That’s right, you have just around eight-weeks left to dial in that nutrition for the up-coming 2018 CrossFit Open.
Nutrition is a confusing topic, and I could delve down a very deep rabbit hole into the nuances of performance nutrition, but for the sake of this article, lets highlight what is most important to understand and think about over the course of the next two-months, leading up to and throughout the Open.
When it comes to the CrossFit Open season, there are only two things that matter: Fuel and recovery.
Let’s dive a little deeper into what that looks like and where to even begin.
What are your goals? In every endeavor, it’s important to have an understanding of your goals.
For many, the Open is a time to test yourself in a competition setting, and to push harder than you normally would. For others, it actually means nothing more than 5-weeks of messing up your gym flow. And for a select group, it means peaking to perform your best and test yourself against the best in the sport.
But one thing to understand when it comes to nutrition and the Open is performance vs aesthetics.
Doing CrossFit just for the hot bod with no real performance goals? That’s totally cool–but understand that aesthetic goals are different than performance goals, and anyone seriously trying to perform their best in the Open cannot be simultaneously concerned with their physique. If you are more focussed on your abs than your performance, you are in trouble.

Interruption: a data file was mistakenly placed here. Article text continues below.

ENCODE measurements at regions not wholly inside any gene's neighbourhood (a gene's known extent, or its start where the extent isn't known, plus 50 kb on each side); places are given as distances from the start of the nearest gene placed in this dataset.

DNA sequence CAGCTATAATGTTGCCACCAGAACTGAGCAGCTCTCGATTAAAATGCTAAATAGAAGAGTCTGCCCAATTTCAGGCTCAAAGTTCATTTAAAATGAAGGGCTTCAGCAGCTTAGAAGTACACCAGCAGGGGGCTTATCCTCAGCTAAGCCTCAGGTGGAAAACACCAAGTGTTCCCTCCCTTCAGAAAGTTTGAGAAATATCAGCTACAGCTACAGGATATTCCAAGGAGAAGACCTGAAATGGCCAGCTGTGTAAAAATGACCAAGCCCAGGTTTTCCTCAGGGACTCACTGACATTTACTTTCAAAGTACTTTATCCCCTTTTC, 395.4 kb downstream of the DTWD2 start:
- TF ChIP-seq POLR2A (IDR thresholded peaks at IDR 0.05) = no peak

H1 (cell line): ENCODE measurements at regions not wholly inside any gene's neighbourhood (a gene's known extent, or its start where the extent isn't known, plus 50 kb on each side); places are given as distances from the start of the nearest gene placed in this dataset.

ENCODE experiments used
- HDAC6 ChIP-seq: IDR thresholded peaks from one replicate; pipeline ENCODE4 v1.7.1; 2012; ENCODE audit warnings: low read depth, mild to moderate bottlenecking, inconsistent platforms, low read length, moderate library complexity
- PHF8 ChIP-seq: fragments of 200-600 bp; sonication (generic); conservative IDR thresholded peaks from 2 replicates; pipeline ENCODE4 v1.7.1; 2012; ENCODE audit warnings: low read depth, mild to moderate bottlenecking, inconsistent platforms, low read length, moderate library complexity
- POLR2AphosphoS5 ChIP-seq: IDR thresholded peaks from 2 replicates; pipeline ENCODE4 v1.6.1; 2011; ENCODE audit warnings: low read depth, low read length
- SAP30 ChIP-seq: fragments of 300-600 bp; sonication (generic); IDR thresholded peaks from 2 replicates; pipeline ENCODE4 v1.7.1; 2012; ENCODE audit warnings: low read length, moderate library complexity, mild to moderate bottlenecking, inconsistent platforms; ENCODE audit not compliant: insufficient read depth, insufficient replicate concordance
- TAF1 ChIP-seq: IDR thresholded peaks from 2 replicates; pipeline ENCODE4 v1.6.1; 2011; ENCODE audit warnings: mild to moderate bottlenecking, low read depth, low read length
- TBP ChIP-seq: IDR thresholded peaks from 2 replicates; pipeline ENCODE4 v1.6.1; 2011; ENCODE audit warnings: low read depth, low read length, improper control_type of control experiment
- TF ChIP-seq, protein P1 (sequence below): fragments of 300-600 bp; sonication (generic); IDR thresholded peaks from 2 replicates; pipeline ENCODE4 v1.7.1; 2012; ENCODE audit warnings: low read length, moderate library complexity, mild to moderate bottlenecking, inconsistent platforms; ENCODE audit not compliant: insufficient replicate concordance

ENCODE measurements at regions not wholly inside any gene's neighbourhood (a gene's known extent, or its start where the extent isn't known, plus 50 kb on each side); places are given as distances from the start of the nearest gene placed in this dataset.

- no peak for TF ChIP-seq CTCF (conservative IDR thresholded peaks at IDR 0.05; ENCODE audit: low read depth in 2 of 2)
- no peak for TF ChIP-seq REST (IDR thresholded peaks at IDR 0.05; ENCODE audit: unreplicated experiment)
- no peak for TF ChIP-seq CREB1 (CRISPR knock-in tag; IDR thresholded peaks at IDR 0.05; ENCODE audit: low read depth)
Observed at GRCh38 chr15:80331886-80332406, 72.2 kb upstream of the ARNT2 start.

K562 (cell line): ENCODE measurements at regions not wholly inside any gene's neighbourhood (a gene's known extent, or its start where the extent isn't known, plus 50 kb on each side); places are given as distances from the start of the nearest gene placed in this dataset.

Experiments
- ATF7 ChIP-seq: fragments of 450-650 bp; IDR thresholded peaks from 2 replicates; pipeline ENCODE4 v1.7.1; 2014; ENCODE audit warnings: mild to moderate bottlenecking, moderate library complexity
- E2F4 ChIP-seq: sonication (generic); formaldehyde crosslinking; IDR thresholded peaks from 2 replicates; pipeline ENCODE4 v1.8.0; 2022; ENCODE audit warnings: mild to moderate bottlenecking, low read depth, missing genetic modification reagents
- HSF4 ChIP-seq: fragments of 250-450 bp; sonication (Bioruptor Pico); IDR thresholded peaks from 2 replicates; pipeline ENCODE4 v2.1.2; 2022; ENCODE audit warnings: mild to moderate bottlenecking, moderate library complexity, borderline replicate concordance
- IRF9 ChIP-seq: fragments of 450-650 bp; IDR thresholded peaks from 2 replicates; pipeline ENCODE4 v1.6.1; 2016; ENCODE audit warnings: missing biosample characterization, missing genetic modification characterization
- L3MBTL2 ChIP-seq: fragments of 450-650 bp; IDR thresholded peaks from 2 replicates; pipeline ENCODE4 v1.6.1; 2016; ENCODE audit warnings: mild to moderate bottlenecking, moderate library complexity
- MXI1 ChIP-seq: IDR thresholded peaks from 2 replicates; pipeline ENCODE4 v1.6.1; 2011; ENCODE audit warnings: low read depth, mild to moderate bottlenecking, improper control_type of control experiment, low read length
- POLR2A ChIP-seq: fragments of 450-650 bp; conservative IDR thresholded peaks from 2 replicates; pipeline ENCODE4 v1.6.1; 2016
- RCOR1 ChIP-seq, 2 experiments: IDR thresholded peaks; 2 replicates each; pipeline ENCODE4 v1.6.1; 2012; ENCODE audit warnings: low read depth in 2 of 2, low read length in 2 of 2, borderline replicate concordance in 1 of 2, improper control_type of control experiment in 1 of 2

Unless the weight on the scale is holding you back from being successful in the Open, this is no time to worry about getting lean. In fact, that’s basically the worst thing you could be doing to yourself. The Open will likely result in a little extra weight on the scale given the increased inflammatory response, stress, and the need for extra fuel. Please don’t have a panic attack looking at the scale during the Open…I would suggest not even looking at it, like, ever.
How to fuel:
The Open workouts are glycolytic in nature, meaning, the energy system used is one that relies almost completely on carbohydrates. (Unsure of what a carbohydrate is? You might need a nutrition coach). Yes, CARBS, you need to eat carbs to survive the Open.
Given the intensity of the Open, and the relatively short time domain in which the workouts are performed, carbohydrates will undoubtably be your primary fuel source.
But…I eat Paleo you say? While Paleo is great, I highly suggest that you find a way to fit carbohydrates into your diet leading into and throughout the Open, or prepare to under recover and feel like a bag of dicks while simultaneously crushing your central nervous system (CNS).
Ideal carb sources: Likely whatever your body is used to and can tolerate. Rice, oats, sweet potatoes, cereals, and some sort of cyclic dextrin or post workout carb…even some high glycemic carbs like candy can be helpful for post workout recovery.
Now that you know what you need to use for fuel, how do you determine how much, and when?
Competition stimulus, aka “emptying the tank” is something that we rarely do in training. The extra nervous system impact must be accounted for with your nutritional prescription throughout the Open. That’s where it’s important to understand your training age.